The aim of this study is to develop a realistic conservation planning model that satisfies a number of characteristics: first, it is based on readily available data; second, it is consistent with ecological principles; third, it provides landholders with clear incentives for conservation; and fourth, it is not vulnerable to rent-seeking costs associated with asymmetric information in the form of hidden action and hidden information (Ozanne and White 2008). The model developed is a mixed contract that includes an input-based payment for fencing, that is observable, and an outcome-based payment on the change in a species metric.

The remainder of the study is organized as follows. The next section is a brief literature review. Section 3 sets up the theoretical model. Section 4 describes the North East Wheatbelt Regional Organisation of Councils (NEWROC) case study, Section 5 presents results, and Section 6 concludes.

2. Literature review

This literature review considers the key ecological and economic attributes of conservation investment: measuring environmental and biodiversity outcomes; principal-agent relationships; effort contracts on stochastic outcomes; and optimal investment in multiple assets.

In conservation ecology, there is a trend towards the greater use of mathematical decision theory. This trend is also linked to the development of systematic conservation planning (SCP) (Margules and Pressey 2000) and specialist optimization algorithms such as Marxan (Ball et al. 2009), capable of finding acceptable solutions to an integer programming problem termed the set covering or knapsack problem. Marxan finds an approximate least-cost conservation plan.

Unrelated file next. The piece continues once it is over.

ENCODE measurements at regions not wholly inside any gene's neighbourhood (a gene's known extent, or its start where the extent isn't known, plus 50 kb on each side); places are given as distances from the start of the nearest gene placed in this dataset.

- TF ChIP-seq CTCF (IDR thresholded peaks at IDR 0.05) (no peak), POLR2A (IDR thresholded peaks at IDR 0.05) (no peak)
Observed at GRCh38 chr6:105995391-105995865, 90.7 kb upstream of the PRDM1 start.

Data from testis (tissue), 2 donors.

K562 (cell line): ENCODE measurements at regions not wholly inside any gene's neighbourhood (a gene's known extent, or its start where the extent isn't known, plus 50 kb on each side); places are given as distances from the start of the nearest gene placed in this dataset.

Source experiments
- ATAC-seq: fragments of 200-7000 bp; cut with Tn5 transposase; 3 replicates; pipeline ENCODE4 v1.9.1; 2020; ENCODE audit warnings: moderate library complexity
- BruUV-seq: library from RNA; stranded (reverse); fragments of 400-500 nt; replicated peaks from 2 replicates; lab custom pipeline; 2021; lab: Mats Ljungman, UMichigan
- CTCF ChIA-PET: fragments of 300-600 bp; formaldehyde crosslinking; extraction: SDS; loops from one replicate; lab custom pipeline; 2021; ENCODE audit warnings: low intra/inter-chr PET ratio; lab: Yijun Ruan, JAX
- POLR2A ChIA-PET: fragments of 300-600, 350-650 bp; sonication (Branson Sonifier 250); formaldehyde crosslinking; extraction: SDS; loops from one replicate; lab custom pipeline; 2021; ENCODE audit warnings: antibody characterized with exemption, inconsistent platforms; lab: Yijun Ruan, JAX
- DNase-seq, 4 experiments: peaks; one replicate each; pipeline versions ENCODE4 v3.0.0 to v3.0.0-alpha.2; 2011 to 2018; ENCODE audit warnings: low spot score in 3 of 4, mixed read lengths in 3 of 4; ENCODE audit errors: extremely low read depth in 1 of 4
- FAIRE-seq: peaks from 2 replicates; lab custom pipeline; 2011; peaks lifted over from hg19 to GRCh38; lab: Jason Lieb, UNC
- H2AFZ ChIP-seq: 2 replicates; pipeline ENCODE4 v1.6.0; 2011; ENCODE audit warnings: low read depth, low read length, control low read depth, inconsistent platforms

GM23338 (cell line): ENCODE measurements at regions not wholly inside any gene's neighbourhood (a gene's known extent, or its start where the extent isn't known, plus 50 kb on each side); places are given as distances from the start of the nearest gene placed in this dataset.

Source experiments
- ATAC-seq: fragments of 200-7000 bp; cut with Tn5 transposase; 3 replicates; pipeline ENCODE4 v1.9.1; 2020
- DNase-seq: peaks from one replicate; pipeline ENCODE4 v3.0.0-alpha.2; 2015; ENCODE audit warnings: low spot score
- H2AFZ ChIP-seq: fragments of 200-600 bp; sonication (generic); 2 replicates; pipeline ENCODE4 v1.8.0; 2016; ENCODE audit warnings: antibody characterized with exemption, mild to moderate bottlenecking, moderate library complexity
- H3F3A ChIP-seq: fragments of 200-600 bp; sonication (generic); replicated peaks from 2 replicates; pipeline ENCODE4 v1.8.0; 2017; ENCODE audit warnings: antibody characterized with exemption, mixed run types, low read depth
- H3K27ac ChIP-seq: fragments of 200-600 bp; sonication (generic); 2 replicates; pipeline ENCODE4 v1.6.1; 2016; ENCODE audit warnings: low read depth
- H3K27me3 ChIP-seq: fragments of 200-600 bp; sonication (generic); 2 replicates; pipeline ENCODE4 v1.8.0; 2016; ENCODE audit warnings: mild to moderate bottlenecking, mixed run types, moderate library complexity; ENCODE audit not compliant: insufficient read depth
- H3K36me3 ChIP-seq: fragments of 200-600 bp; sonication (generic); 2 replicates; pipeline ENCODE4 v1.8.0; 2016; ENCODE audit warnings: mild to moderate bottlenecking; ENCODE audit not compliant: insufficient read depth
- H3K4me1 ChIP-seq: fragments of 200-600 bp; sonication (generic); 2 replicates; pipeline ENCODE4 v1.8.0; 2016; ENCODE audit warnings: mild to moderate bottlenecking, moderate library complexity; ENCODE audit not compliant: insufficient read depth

Conservation contracts based on the principal-agent model focus on incentives for participation under adverse selection (Wu and Babcock 1996; Moxey et al. 1999) and optimal monitoring to address moral hazard in the form of hidden actions (Ozanne and White 2008). Compared with planning models such as Marxan, these models include simple representations of ecosystems. However, planning models do not account for incentives and underestimate costs on private land. In particular, required transfer payments on private land tend to be increased by information asymmetries in the form of hidden action (moral hazard) and hidden information (adverse selection) typically relating to landholder compliance costs.

Here, a regulator contracts with farmers to conserve a bush fragment, through effort and fencing. Outcome-based conservation contracts, where the farmer is paid on the basis of a species (or biodiversity) metric, have much in common with labour contracts. In particular, the outcome variable, here the change in a species metric, in labour economics some measure of performance, is highly variable across fragments and through time. In the context of labour contracts, Zhao (2008) shows that, where it is not possible to monitor all actions, it is better to base rewards entirely on stochastic outcome measures. This describes the situation with conservation contracts: where a farmer’s effort is impossible to observe, but it is possible to measure an increase in species protected through a surrogate species metric.